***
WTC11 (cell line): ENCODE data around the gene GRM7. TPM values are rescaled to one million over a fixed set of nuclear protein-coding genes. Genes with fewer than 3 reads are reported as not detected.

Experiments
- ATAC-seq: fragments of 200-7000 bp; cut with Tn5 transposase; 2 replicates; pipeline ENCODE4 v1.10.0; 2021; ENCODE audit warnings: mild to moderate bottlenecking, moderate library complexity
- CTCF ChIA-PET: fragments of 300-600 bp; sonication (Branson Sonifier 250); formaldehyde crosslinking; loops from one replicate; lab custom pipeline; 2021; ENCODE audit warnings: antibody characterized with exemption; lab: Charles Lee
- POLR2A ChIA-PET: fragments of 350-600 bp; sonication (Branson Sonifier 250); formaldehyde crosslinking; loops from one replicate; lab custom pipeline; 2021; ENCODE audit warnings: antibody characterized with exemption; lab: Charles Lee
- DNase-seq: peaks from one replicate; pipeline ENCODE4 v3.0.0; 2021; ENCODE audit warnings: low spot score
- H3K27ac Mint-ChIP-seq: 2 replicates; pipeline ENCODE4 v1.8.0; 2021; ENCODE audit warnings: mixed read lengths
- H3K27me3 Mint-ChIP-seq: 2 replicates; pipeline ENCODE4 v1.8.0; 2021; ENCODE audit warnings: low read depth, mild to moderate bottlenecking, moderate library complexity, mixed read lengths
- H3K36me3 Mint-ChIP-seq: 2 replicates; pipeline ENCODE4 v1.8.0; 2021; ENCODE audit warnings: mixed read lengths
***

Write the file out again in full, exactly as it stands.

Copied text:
WTC11 (cell line): ENCODE data around the gene GRM7. TPM values are rescaled to one million over a fixed set of nuclear protein-coding genes. Genes with fewer than 3 reads are reported as not detected.

Experiments
- ATAC-seq: fragments of 200-7000 bp; cut with Tn5 transposase; 2 replicates; pipeline ENCODE4 v1.10.0; 2021; ENCODE audit warnings: mild to moderate bottlenecking, moderate library complexity
- CTCF ChIA-PET: fragments of 300-600 bp; sonication (Branson Sonifier 250); formaldehyde crosslinking; loops from one replicate; lab custom pipeline; 2021; ENCODE audit warnings: antibody characterized with exemption; lab: Charles Lee
- POLR2A ChIA-PET: fragments of 350-600 bp; sonication (Branson Sonifier 250); formaldehyde crosslinking; loops from one replicate; lab custom pipeline; 2021; ENCODE audit warnings: antibody characterized with exemption; lab: Charles Lee
- DNase-seq: peaks from one replicate; pipeline ENCODE4 v3.0.0; 2021; ENCODE audit warnings: low spot score
- H3K27ac Mint-ChIP-seq: 2 replicates; pipeline ENCODE4 v1.8.0; 2021; ENCODE audit warnings: mixed read lengths
- H3K27me3 Mint-ChIP-seq: 2 replicates; pipeline ENCODE4 v1.8.0; 2021; ENCODE audit warnings: low read depth, mild to moderate bottlenecking, moderate library complexity, mixed read lengths
- H3K36me3 Mint-ChIP-seq: 2 replicates; pipeline ENCODE4 v1.8.0; 2021; ENCODE audit warnings: mixed read lengths